Anastasia Rhodes
Jul 18, 2019 | 16 min read

Excuse me, do you have a moment to talk about our savior Customer Service?

Customer service definition

Business owners and customer service managers like to ask potential employees about what customer service means to them. The truth is, different people will give different answers to that question.

For some people, customer service simply means answering questions, while others will say it covers everything from greeting  new website visitors with personalized messages to monitoring whether users are employing all the features to their best potential. In this guide, we’ve tried to cover everything about online customer service, so let’s get right to the point.

Customer service is the term of many meanings (and synonyms, for that matter), but they can all be summarized in two words — helping customers. 

So, what is customer service?

Customer service is the help you provide to your customers regarding your product. It can mean something as simple as assistance with signing up or something like collecting feature requests and adding them to your roadmap.

In the most basic terms, your users can email you about some issue they have with your product and you answer them explaining how this issue can be fixed. That’s customer service right there. But it’s just the general concept as customer service will probably also include:

  • Onboarding new customers;
  • Maintaining your knowledge base portal;
  • Dealing with frustrated and churned users via various channels like emails, chats, social media;
  • Escalating technical issues and feature requests to the rest of the team;
  • Engaging customers proactively, etc.

Quick note!

Customer service has many other synonyms. There’s this big confusion around customer service, support, success, or care (have I forgotten anything here?). For the sake of clarity (and my inner peace), let’s look into these terms:

  • Customer support is a range of customer services to assist customers in making cost-effective and correct use of a product. It includes assistance in planning, installation, training, troubleshooting, maintenance, upgrading, and disposal of a product.
  • Customer success is a long-term, scientifically engineered, and professionally directed strategy for maximizing customer and company sustainable proven value.
  • Customer care means how well customers are taken care of while they interact with the brand.

I know, they all sound quite similar to me, too. 

Basically, all these terms are parts of a bigger picture of overall customer experience. And the role of customer service here is to make that experience unforgettable.

Why is customer service important?

The next big question is, why is customer service important? Why should I as a business owner invest in it and what do I get from it?

Well, the answer is EVERYTHING.

You need to understand that customer service is the only thing that connects you with your customers — those real people who use your products or services and yeah, need your help from time to time. And if you give them the best customer experience, you will also be the first to benefit from it:

1. Customer service is a great source of valuable customer feedback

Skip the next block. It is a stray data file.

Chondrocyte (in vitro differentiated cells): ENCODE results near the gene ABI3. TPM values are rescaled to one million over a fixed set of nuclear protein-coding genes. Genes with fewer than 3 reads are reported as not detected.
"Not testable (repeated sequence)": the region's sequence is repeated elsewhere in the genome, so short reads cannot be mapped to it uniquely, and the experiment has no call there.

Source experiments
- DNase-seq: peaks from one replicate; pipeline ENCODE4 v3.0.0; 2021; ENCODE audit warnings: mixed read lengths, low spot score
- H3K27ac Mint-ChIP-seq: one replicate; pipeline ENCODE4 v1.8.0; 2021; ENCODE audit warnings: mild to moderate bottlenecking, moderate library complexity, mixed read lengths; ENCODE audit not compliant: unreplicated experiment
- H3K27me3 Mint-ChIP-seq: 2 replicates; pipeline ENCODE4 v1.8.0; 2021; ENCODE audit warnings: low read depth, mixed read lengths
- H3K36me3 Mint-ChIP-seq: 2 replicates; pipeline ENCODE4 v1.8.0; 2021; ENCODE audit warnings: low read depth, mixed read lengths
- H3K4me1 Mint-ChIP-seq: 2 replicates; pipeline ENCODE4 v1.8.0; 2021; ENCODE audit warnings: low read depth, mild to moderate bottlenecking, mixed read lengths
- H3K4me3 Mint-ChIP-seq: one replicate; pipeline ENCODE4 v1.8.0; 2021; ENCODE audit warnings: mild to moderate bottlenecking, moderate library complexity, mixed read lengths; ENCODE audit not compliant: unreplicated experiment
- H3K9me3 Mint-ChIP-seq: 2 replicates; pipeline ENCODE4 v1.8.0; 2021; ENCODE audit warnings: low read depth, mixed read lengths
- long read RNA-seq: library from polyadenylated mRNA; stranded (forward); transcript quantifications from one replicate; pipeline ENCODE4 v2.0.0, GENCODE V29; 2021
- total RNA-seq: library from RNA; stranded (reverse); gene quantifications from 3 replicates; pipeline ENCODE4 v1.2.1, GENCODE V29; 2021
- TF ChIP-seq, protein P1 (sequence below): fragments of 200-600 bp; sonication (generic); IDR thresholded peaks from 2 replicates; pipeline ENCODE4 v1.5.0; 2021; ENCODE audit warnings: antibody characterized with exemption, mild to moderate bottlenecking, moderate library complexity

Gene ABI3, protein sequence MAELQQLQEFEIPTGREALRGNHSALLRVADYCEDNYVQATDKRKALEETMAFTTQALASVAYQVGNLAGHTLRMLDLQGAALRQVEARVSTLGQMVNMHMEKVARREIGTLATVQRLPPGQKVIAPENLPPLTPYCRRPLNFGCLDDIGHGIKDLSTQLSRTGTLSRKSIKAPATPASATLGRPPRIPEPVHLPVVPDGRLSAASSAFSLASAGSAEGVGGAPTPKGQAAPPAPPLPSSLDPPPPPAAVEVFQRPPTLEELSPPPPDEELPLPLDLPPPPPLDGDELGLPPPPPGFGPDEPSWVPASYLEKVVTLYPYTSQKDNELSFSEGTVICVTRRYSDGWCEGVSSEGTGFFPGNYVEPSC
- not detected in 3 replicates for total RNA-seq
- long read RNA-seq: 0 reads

Your active users are the best source of information about why your business is great and what it’s still missing. And customer service is the only way to gain access to that information. Support representatives are actually the only people that really talk to your users, know their goals and frustrations, and can pass this information to the rest of the team. 

You can never underrate the insights you gain from your customers. A true customer service oriented company values every thought and idea and reacts upon them as quickly as humanly possible.

  • Collect every request you get from customers into a spreadsheet.
  • Mark them with the corresponding tag within your customer service software.
  • Calculate how many times each feature has been asked about and differentiate the most popular ones.
  • Don’t forget about complaints, too. Collect all the common pitfalls to a separate doc and inform the responsible department about what needs to be fixed.

2. Customer service helps you increase your customer retention 

In the environment of fierce competition, exceptional customer service is something that will allow you to stand out. And even if users had some frustrations or setbacks using your product, they’d be willing to forgive you if your customer service team addresses them fast and resolves effectively. 

Basically, it means that if you manage to satisfy your customers’ needs, they will have no reason to leave your company. A satisfied customer is a retained customer, you can be sure of that. At the end of the day, good customer service is something that can save your reputation when nothing else can.

3. Customers are ready to pay more because of good customer service

HubSpot reports that 50% of customers are willing to buy more from a company if they had a positive customer service experience with it, while 86% would pay up to 25% more in order to get a better customer service experience.

Yes, customer support representatives can directly affect the number of upsells and cross-sells as they’re in the best position to pitch stuff to those who need it.

4. Customer service increases brand loyalty, which results in word-of-mouth endorsements and referrals 

If you meet your customers’ expectations, give them what they need on time and make them happy with the services you provide, you will earn something very valuable — people’s loyalty. 

The way to do so is through customer service, too. 

Customers not only expect the customer service associate to resolve their current issue, but they also have a level of blind trust in them. They’re receptive to employee recommendations or feelings toward a product. And this becomes even more powerful if the employee is able to solve their initial request.


Having loyal customers is often overlooked by big companies, but at the end of the day, it’s one of the most powerful marketing channels for you. Loyal customers are those who will tell their friends about your business, mention you on their social media profiles and endorse you every time they have a chance to.

SaaS Growth Hacks

You can also offer your most loyal customers something extra to encourage all the recommendations – like affiliate campaigns, referral programs, or even special discounts.

Types of customer service